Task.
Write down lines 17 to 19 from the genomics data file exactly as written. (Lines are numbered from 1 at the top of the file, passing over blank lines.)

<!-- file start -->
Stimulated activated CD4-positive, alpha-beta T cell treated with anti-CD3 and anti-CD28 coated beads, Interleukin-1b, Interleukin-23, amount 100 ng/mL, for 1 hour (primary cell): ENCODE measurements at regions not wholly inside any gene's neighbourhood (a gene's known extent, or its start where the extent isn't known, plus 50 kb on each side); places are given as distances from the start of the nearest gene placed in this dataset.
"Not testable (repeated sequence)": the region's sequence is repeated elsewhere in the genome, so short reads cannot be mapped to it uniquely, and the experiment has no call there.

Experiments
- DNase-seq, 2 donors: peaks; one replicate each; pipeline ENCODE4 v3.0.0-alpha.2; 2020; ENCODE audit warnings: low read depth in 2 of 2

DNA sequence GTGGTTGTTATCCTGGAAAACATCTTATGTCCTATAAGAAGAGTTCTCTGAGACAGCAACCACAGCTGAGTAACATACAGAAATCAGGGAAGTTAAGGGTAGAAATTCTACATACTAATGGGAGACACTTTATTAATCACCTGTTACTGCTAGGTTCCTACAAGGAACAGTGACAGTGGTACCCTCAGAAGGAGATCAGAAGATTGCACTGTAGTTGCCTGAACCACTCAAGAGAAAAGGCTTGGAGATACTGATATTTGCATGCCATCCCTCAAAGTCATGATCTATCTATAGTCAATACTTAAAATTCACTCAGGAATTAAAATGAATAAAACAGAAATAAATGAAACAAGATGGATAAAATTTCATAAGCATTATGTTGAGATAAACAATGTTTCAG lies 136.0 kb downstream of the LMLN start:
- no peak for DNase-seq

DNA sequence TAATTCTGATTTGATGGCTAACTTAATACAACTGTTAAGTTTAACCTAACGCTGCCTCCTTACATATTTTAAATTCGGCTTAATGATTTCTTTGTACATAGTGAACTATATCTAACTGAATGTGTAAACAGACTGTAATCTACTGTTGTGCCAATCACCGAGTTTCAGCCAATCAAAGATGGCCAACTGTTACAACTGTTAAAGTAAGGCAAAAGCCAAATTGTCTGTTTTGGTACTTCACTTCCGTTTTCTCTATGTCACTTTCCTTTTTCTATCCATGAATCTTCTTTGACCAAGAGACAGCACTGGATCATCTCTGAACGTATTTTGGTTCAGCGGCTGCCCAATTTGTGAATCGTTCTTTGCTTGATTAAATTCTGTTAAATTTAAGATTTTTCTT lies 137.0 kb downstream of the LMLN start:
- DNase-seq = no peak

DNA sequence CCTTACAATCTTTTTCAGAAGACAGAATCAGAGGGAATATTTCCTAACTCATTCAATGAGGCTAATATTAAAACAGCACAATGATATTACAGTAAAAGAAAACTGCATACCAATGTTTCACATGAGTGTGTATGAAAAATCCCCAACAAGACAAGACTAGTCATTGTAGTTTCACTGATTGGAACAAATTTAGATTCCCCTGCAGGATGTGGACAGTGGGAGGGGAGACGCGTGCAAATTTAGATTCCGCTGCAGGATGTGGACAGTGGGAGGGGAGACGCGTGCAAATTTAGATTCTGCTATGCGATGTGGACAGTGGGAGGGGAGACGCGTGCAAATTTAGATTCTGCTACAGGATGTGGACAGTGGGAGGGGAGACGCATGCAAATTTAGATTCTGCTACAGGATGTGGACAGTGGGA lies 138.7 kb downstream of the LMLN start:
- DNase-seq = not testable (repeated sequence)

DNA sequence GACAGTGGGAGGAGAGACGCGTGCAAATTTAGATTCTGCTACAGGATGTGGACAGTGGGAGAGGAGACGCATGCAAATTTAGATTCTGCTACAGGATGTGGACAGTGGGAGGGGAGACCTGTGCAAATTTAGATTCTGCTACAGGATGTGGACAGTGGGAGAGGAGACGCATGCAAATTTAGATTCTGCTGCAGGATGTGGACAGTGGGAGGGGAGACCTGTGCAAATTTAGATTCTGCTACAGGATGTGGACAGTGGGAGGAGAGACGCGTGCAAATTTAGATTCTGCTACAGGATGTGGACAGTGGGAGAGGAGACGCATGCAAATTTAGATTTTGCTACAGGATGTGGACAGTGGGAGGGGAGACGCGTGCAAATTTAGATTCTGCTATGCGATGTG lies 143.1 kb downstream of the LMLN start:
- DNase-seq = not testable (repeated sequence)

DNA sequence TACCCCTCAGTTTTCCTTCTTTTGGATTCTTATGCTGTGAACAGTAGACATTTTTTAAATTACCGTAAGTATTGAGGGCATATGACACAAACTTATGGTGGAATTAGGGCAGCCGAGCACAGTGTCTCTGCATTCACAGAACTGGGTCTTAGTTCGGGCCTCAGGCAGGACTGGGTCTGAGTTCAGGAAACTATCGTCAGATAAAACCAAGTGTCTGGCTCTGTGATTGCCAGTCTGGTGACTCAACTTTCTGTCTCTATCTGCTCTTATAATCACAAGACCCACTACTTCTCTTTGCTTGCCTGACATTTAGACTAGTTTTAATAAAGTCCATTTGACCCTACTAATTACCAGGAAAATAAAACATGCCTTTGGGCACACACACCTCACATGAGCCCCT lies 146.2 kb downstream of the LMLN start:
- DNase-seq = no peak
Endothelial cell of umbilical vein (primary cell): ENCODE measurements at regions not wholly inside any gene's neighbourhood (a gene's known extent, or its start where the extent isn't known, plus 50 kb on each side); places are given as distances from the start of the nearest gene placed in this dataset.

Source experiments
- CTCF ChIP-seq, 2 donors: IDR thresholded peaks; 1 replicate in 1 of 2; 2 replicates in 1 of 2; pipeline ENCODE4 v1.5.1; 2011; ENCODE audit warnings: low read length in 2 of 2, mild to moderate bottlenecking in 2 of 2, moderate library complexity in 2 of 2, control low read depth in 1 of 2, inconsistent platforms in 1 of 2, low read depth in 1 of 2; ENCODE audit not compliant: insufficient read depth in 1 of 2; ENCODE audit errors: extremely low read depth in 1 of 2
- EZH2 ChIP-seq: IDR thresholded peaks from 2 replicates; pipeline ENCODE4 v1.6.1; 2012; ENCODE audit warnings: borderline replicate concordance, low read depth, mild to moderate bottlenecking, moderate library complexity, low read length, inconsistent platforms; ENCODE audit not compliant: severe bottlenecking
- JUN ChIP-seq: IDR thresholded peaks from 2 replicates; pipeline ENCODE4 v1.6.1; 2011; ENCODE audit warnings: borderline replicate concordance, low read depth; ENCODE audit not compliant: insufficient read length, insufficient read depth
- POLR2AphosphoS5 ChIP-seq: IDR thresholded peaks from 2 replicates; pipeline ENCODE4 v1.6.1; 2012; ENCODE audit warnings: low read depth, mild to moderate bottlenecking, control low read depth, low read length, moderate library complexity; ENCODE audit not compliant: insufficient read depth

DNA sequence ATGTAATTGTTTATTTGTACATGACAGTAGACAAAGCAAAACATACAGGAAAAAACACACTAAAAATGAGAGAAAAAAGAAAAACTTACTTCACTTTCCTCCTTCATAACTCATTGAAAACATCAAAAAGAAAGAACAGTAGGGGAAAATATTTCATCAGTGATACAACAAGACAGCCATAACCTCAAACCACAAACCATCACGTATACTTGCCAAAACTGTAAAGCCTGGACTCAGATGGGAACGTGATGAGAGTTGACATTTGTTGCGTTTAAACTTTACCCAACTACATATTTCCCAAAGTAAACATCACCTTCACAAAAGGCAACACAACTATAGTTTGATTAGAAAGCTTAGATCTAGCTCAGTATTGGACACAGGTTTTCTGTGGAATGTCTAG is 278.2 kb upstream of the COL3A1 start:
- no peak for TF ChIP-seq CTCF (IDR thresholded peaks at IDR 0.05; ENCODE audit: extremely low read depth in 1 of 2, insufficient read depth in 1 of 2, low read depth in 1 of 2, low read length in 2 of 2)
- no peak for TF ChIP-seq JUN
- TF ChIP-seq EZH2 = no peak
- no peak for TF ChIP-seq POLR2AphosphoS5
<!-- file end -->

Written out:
- CTCF ChIP-seq, 2 donors: IDR thresholded peaks; 1 replicate in 1 of 2; 2 replicates in 1 of 2; pipeline ENCODE4 v1.5.1; 2011; ENCODE audit warnings: low read length in 2 of 2, mild to moderate bottlenecking in 2 of 2, moderate library complexity in 2 of 2, control low read depth in 1 of 2, inconsistent platforms in 1 of 2, low read depth in 1 of 2; ENCODE audit not compliant: insufficient read depth in 1 of 2; ENCODE audit errors: extremely low read depth in 1 of 2
- EZH2 ChIP-seq: IDR thresholded peaks from 2 replicates; pipeline ENCODE4 v1.6.1; 2012; ENCODE audit warnings: borderline replicate concordance, low read depth, mild to moderate bottlenecking, moderate library complexity, low read length, inconsistent platforms; ENCODE audit not compliant: severe bottlenecking
- JUN ChIP-seq: IDR thresholded peaks from 2 replicates; pipeline ENCODE4 v1.6.1; 2011; ENCODE audit warnings: borderline replicate concordance, low read depth; ENCODE audit not compliant: insufficient read length, insufficient read depth